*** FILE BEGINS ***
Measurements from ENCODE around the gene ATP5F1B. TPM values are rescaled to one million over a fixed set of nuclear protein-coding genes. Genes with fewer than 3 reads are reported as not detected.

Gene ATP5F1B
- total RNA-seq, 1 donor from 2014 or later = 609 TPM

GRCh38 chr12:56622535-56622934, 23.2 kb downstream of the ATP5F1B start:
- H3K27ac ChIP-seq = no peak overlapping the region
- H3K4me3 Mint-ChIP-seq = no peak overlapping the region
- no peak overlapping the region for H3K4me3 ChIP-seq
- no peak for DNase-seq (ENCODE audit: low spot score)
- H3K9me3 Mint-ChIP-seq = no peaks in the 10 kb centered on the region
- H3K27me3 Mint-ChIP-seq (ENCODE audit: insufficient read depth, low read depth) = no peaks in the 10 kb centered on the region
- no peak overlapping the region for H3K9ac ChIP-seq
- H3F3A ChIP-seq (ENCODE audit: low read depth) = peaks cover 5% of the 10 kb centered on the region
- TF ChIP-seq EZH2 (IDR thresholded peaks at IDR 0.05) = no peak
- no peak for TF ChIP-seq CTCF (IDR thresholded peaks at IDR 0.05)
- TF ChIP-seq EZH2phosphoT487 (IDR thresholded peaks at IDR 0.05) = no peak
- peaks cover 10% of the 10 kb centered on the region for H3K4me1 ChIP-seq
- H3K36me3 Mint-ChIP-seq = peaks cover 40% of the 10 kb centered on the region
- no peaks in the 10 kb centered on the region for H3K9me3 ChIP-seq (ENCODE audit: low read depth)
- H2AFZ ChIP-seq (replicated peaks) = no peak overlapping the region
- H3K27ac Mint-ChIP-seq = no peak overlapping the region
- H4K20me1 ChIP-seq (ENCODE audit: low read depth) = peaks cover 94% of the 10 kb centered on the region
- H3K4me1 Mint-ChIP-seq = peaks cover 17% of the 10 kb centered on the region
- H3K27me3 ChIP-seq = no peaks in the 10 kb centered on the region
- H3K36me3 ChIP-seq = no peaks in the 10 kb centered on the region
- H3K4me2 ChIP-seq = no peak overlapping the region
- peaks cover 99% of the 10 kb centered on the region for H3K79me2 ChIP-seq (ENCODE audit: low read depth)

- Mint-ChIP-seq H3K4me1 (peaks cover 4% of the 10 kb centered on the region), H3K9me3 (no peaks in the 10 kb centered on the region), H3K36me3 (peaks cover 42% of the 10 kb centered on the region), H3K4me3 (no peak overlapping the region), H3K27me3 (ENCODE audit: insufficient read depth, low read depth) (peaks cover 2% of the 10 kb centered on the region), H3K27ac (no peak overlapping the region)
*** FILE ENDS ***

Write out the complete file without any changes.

Measurements from ENCODE around the gene ATP5F1B. TPM values are rescaled to one million over a fixed set of nuclear protein-coding genes. Genes with fewer than 3 reads are reported as not detected.

Gene ATP5F1B
- total RNA-seq, 1 donor from 2014 or later = 609 TPM

GRCh38 chr12:56622535-56622934, 23.2 kb downstream of the ATP5F1B start:
- H3K27ac ChIP-seq = no peak overlapping the region
- H3K4me3 Mint-ChIP-seq = no peak overlapping the region
- no peak overlapping the region for H3K4me3 ChIP-seq
- no peak for DNase-seq (ENCODE audit: low spot score)
- H3K9me3 Mint-ChIP-seq = no peaks in the 10 kb centered on the region
- H3K27me3 Mint-ChIP-seq (ENCODE audit: insufficient read depth, low read depth) = no peaks in the 10 kb centered on the region
- no peak overlapping the region for H3K9ac ChIP-seq
- H3F3A ChIP-seq (ENCODE audit: low read depth) = peaks cover 5% of the 10 kb centered on the region
- TF ChIP-seq EZH2 (IDR thresholded peaks at IDR 0.05) = no peak
- no peak for TF ChIP-seq CTCF (IDR thresholded peaks at IDR 0.05)
- TF ChIP-seq EZH2phosphoT487 (IDR thresholded peaks at IDR 0.05) = no peak
- peaks cover 10% of the 10 kb centered on the region for H3K4me1 ChIP-seq
- H3K36me3 Mint-ChIP-seq = peaks cover 40% of the 10 kb centered on the region
- no peaks in the 10 kb centered on the region for H3K9me3 ChIP-seq (ENCODE audit: low read depth)
- H2AFZ ChIP-seq (replicated peaks) = no peak overlapping the region
- H3K27ac Mint-ChIP-seq = no peak overlapping the region
- H4K20me1 ChIP-seq (ENCODE audit: low read depth) = peaks cover 94% of the 10 kb centered on the region
- H3K4me1 Mint-ChIP-seq = peaks cover 17% of the 10 kb centered on the region
- H3K27me3 ChIP-seq = no peaks in the 10 kb centered on the region
- H3K36me3 ChIP-seq = no peaks in the 10 kb centered on the region
- H3K4me2 ChIP-seq = no peak overlapping the region
- peaks cover 99% of the 10 kb centered on the region for H3K79me2 ChIP-seq (ENCODE audit: low read depth)

- Mint-ChIP-seq H3K4me1 (peaks cover 4% of the 10 kb centered on the region), H3K9me3 (no peaks in the 10 kb centered on the region), H3K36me3 (peaks cover 42% of the 10 kb centered on the region), H3K4me3 (no peak overlapping the region), H3K27me3 (ENCODE audit: insufficient read depth, low read depth) (peaks cover 2% of the 10 kb centered on the region), H3K27ac (no peak overlapping the region)